The Characters in the Stories

Many of the people in my books are referred to in ancient sources and therefore "really" existed: however it is very unlikely that they were anything like the characters in the novels. I have always followed what was best for the story, though I haven't trampled on known history - well, not too much.

In the ancient world, the sources give the novelist the luxury of a wide variety of interpretations: it is hugely frustrating for the historian. I cannot even give you years of birth and death for many of the characters below, but instead rely on what is generally accepted. In other words, if there is a question mark before a date, it is a sensible guess, and no more.

The Famous People

Gaius Julius Caesar Octavianus Augustus (63 BCE-14 CE) was Rome’s first Emperor. After the settlement of power engineered in 27 BCE, he took the name “Augustus”, and it is usually that year that we say marks the beginning of the Roman Empire. A grade A manipulator of public opinion, a very hard worker who expected much of everyone around him, Augustus created what many Romans would have seen as a Golden Age. For one thing, he brought the untidy and costly series of civil wars to an end. He worked tirelessly to make the city and empire capable of supporting its people without corruption. But it is hard to like him. He had a ruthless streak which led him to sacrifice friends and family for the sake of the regime he was building

Gaius Julius Caesar (100 – 44 BCE) was a brilliant politician and general. Born into a family of impeccable lineage, he combined intelligence, charm and ambition. He showed everyone how to sidestep the more cumbersome expectations of tradition. and when the system could not deliver what he wanted, he was able to take the unthinkable step and provoke a Civil War when he crossed the River Rubicon in 49 BCE. He took the office of Dictator and abused its limits, thus scaring a group of committed Republicans into assassinating him in 44 BCE

Gaius Sallustius Crispus ( 87/86 – goodness knows BCE) was a Roman Senator and politician who turned to writing history when life did not turn out as he would have wished. He did govern North Africa and was severely criticised for it upon his return, but Caesar rescued him. The money he extorted went towards laying out a famous set of Gardens on the Quirinal Hill. There is a legend that he married Cicero’s ex-wife, Terentia. If only that were true… My favourite portrayal of Sallust is in the SPQR series of books by John Maddox Roberts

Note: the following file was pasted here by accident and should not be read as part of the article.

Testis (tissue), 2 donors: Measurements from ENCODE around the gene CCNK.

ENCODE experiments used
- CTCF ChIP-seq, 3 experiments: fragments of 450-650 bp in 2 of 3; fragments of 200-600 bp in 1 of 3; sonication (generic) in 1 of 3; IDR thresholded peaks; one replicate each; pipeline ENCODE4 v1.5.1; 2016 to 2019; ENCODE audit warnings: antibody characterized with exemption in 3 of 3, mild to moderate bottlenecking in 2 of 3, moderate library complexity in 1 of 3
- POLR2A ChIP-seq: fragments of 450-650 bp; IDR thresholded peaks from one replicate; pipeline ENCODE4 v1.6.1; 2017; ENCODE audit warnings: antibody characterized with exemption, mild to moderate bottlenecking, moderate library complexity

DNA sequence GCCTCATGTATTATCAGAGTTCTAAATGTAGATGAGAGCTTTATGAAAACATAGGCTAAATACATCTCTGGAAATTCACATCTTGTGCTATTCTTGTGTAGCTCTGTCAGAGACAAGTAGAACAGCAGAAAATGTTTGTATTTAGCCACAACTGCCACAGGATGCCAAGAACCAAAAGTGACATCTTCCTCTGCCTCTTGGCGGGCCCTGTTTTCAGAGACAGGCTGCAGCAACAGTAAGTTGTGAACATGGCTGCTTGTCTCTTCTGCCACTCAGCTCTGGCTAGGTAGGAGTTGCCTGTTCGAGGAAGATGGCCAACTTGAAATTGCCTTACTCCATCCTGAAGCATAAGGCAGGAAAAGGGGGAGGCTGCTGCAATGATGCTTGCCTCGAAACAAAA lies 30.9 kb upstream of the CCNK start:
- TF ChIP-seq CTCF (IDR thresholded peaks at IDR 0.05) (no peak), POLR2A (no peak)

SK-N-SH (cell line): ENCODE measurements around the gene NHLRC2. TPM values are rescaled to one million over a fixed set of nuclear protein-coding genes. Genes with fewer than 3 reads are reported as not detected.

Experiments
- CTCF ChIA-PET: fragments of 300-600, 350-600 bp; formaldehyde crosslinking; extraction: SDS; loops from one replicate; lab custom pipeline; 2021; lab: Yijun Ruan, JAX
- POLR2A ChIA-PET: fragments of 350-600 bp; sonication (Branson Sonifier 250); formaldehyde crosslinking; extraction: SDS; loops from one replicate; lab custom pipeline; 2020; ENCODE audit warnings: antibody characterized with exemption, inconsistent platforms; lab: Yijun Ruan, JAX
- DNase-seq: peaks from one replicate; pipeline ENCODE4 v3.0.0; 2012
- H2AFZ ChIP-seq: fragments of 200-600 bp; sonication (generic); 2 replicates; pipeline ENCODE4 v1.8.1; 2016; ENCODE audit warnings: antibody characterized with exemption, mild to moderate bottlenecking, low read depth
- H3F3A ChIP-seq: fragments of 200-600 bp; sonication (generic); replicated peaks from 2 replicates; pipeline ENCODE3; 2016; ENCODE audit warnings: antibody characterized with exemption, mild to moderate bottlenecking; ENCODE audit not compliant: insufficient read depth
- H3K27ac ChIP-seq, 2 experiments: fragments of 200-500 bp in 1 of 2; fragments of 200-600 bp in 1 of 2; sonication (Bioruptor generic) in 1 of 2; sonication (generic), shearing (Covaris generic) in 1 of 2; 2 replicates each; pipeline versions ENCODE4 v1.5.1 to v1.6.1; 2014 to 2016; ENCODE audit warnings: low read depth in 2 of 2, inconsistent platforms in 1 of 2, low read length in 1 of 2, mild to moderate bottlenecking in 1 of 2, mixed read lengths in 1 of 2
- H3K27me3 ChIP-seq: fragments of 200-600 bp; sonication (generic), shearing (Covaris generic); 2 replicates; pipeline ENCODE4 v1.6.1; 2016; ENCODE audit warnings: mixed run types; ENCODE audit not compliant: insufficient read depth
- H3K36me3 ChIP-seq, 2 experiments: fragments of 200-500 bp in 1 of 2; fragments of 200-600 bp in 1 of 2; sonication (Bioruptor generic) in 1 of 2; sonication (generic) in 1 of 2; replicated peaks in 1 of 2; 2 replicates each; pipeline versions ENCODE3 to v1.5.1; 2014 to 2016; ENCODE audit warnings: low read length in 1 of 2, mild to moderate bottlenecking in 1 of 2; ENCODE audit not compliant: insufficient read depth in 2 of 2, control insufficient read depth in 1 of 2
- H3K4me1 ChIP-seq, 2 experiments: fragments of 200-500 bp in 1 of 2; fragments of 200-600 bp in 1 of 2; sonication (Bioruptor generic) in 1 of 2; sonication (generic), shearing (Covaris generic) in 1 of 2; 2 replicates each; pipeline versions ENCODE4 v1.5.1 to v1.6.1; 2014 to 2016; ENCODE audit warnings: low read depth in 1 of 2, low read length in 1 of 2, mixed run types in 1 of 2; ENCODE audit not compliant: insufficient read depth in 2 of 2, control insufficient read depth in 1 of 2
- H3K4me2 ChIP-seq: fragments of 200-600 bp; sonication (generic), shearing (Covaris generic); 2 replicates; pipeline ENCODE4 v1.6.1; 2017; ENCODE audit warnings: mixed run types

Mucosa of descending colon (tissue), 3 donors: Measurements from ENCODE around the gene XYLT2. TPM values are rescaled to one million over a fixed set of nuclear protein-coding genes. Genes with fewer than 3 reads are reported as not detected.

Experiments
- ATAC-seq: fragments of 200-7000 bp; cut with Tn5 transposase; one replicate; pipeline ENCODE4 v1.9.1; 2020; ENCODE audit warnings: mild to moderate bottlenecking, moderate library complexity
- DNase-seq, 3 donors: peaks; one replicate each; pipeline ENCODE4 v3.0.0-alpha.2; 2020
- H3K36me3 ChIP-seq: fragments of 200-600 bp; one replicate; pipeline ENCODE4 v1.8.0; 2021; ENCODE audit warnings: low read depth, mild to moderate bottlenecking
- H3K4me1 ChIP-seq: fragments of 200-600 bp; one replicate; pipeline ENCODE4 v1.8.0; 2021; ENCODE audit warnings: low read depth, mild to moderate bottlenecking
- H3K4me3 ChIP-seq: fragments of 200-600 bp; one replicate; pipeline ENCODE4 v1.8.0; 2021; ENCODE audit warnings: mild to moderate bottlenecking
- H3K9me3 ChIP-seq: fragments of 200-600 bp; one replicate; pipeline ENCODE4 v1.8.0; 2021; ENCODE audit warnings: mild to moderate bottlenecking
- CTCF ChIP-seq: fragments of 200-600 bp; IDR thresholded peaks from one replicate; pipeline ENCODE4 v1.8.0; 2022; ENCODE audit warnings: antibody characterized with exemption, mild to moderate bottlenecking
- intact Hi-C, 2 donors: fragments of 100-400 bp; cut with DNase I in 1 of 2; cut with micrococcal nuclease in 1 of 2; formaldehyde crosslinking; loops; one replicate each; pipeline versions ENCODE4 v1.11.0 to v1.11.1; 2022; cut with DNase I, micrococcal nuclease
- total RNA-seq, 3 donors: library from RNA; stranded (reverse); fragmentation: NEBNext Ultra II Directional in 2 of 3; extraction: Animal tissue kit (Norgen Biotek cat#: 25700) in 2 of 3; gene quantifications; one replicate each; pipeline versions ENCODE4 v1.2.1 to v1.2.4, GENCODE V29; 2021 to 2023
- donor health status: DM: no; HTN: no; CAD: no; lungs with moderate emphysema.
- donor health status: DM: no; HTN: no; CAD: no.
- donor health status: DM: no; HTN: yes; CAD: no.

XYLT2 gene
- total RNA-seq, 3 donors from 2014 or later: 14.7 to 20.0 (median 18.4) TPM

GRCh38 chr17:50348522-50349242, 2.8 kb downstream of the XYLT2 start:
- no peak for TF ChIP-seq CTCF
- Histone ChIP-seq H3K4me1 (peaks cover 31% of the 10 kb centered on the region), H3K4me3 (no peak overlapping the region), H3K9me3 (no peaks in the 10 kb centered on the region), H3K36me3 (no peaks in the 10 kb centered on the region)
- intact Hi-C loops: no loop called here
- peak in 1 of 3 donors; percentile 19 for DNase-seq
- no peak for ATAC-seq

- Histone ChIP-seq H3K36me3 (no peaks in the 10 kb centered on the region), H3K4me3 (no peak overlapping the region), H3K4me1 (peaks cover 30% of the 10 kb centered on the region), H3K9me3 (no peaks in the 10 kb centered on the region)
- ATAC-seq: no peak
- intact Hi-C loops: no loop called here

Marcus Tullius Cicero (106-43 BCE) was the boy from respectable obscurity whose talent pushed him to the top. Cicero was not an all-rounder: he had one outstanding skill, in oratory. As lawyer and politician he became a leading light in the Roman Senate for two decades, though he also suffered discrimination from those who looked down on his background – after all, he did not even come from Rome itself, but a town called Arpinum, about 70 miles to the south… As a writer of hundreds of works which have survived to the current day, he is the Roman we can really get to know as a human being: talented, boastful, and insecure. One has to feel sorry for his son, Marcus Tullius Cicero Junior (born in 65 BCE) who was never going to be able to live up to his father. For an excellent (fictional) account of Cicero’s political life, see Robert Harris’ Imperium trilogy

Marcus Junius Brutus and Gaius Cassius Longinus were in the position of having been pardoned by Caesar at the beginning of the novel. Not everyone finds clemency easy to swallow and in addition, Caesar as Dictator acted in a way which disturbed a great many people. If you believed in the traditional Roman Republic, then what Caesar was doing was destroying it. Both Brutus and Cassius are interesting characters and resist a simple analysis: Brutus in particular merits some reading up and I enjoyed the fascinating and repulsive version of him in Colleen McCullough’s series Masters of Rome

Gaius Maecenas was at the side of Augustus form the very start. If Agrippa was Augustus’ right-hand man as far as military matters went, then Maecenas was the behind-the-scenes man: he arranged treaties and weddings and was often left at Rome when Augustus and Agrippa were aboard, to make sure the city was calm and under control. This was all unofficial as Maecenas never became a Senator so could not hold office. He is best-known today for cultivating the artistic life of Rome, resulting in what is often called a Golden Age. He was patron to Virgil, Horace and Propertius

Quintus Horatius Flaccus was one of the raft of bright young poets cultivated by the Augustan regime and occasionally employed to promote that regime in a fairly obvious manner. Born in 65 BCE, and son of a freedman, Horace fought under Brutus and Cassius at Philippi, but returned to Rome to be the client of Maecenas. Under this patronage, Horace flourished. His poetry is marked by elegance and sometimes brilliance: he is witty and thoughtful, expert in use of complex metres and comes across as genuinely likeable. He is aware of his humble beginnings but remembers his father with pride and gratitude. Horace has never dropped out of popularity, but throughout the last 2000 years there have been those who felt uncomfortable with his close adherence to the Augustan regime

Marcus Tullius Cicero the Younger is the son of a famous father who did not reach the same heights as his parent – so, we hear little that is positive about him. He fought in several civil war battles beginning with Pharsalus when he would have been just seventeen. He was in Athens when he met Brutus and was recruited to his army after the assassination of Caesar. This meant that he was safely abroad in 43 BCE when the order was given for his father, uncle and cousin to be killed. Had he been with them, there is no doubt that he too would have been killed. After fighting at Philippi, Marcus, along with many others was pardoned and allowed to return to Italy, and the next we hear he is consul in 30 BCE, overseeing the removal of Mark Antony’s statues from the city. We know he went to help govern Syria after his term of office was over, and then he disappears. There are gossipy hints in later writers that he was a notorious drinker

The Sestius family